How can Hugo Cabret wind the clock faster? Novel Engineering, a Tufts STEM initiative, draws technical challenges from children’s literature.
Check out what the members of the Kitsap (WA) Regional Library YA Book Group think about Neal Shusterman’s Scythe, Cassandra Clare’s latest fantasy, and Catherine Reef’s Florence Nightingale: The Courageous Life of the Legendary Nurse, among other titles.
Deb Lucke’s sequel to “Lunch Witch” was just named an SLJ Popular Pick. She reveals what’s next for Grunhilda.
We’re in an unprecedented place for education and library coverage. It’s time to speak to the staff as well as to our readers.
The prolific author of more than 40 books talks about his life as a young reluctant reader and what eventually turned him on to literature.
CUSHMAN, Karen. Grayling’s Song. 4 CDs. 5 hrs. Recorded Books. Jul. 2016. $46.75. ISBN 9781501916922. digital download.
Gr 3-6– Cushman delivers an intriguing cast of characters in a fantastical tale set in a medieval world. A dark cloud is turning Grayling’s demanding hedgewitch mother and other “wise folk” into trees. Though Grayling is shy and unsure, after she assembles her mother’s potions and learns her songs, the teen sets out to find her mother’s stolen grimoire (book of magic). […]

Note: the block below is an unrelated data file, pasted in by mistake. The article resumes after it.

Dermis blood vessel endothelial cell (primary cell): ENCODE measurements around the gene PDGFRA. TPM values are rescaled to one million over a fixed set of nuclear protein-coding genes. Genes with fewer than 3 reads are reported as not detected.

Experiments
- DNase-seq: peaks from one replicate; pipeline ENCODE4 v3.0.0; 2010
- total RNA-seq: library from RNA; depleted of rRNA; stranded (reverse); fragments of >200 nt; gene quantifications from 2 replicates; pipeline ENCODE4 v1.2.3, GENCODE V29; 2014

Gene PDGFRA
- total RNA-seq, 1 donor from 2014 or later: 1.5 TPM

While ebooks have stalled, the outlook for the children’s book market looks good. That data and coming trends were unpacked at the Nielsen Children’s Book Summit.
The National Coalition Against Censorship honored SLJ’s “Scales on Censorship” columnist Pat Scales and “Eleanor and Park” author Rainbow Rowell at its annual gala on Tuesday, November 1.
“A Fuse #8 Production” has won an Eddie Digital Award as the best blog in the B-to-B category government/public sector/education.
Help students find solace, insight, and inspiration while reading. Plus, trauma-response resources for educators.
This article was published in School Library Journal's October 2016 issue. Subscribe today and save up to 35% off the regular subscription rate.
Help marginalized teens find stories that speak to their experiences with these books and resources.
Picture books are not just for toddlers! Here are three programs that highlight ways to use familiar picture books with upper elementary and middle school kids.